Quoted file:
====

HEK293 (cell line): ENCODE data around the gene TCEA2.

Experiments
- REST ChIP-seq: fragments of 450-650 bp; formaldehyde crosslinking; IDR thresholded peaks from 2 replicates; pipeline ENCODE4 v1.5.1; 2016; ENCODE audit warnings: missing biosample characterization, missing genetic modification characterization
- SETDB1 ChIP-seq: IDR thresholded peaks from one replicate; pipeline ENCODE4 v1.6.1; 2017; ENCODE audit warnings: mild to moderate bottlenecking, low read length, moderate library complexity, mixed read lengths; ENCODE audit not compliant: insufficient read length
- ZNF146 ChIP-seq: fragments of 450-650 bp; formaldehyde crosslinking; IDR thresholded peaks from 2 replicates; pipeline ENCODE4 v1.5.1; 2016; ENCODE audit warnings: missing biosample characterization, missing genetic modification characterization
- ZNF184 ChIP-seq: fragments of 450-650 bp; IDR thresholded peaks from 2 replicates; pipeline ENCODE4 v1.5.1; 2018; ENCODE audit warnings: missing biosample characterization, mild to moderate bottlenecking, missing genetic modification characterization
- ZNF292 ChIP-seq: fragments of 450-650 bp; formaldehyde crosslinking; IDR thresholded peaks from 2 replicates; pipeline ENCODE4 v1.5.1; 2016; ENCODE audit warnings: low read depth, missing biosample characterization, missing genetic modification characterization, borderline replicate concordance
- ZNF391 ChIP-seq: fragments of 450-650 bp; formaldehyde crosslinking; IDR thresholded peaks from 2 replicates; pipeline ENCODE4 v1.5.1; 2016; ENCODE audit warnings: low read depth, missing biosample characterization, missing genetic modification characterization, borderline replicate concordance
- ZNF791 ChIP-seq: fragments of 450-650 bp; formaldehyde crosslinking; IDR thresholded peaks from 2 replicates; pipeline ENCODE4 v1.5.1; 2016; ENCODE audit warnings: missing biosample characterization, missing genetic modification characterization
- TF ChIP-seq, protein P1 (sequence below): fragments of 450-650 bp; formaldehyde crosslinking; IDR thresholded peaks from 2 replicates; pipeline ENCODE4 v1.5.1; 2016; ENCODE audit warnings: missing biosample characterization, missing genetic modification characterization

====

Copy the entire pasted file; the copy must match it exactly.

HEK293 (cell line): ENCODE data around the gene TCEA2.

Experiments
- REST ChIP-seq: fragments of 450-650 bp; formaldehyde crosslinking; IDR thresholded peaks from 2 replicates; pipeline ENCODE4 v1.5.1; 2016; ENCODE audit warnings: missing biosample characterization, missing genetic modification characterization
- SETDB1 ChIP-seq: IDR thresholded peaks from one replicate; pipeline ENCODE4 v1.6.1; 2017; ENCODE audit warnings: mild to moderate bottlenecking, low read length, moderate library complexity, mixed read lengths; ENCODE audit not compliant: insufficient read length
- ZNF146 ChIP-seq: fragments of 450-650 bp; formaldehyde crosslinking; IDR thresholded peaks from 2 replicates; pipeline ENCODE4 v1.5.1; 2016; ENCODE audit warnings: missing biosample characterization, missing genetic modification characterization
- ZNF184 ChIP-seq: fragments of 450-650 bp; IDR thresholded peaks from 2 replicates; pipeline ENCODE4 v1.5.1; 2018; ENCODE audit warnings: missing biosample characterization, mild to moderate bottlenecking, missing genetic modification characterization
- ZNF292 ChIP-seq: fragments of 450-650 bp; formaldehyde crosslinking; IDR thresholded peaks from 2 replicates; pipeline ENCODE4 v1.5.1; 2016; ENCODE audit warnings: low read depth, missing biosample characterization, missing genetic modification characterization, borderline replicate concordance
- ZNF391 ChIP-seq: fragments of 450-650 bp; formaldehyde crosslinking; IDR thresholded peaks from 2 replicates; pipeline ENCODE4 v1.5.1; 2016; ENCODE audit warnings: low read depth, missing biosample characterization, missing genetic modification characterization, borderline replicate concordance
- ZNF791 ChIP-seq: fragments of 450-650 bp; formaldehyde crosslinking; IDR thresholded peaks from 2 replicates; pipeline ENCODE4 v1.5.1; 2016; ENCODE audit warnings: missing biosample characterization, missing genetic modification characterization
- TF ChIP-seq, protein P1 (sequence below): fragments of 450-650 bp; formaldehyde crosslinking; IDR thresholded peaks from 2 replicates; pipeline ENCODE4 v1.5.1; 2016; ENCODE audit warnings: missing biosample characterization, missing genetic modification characterization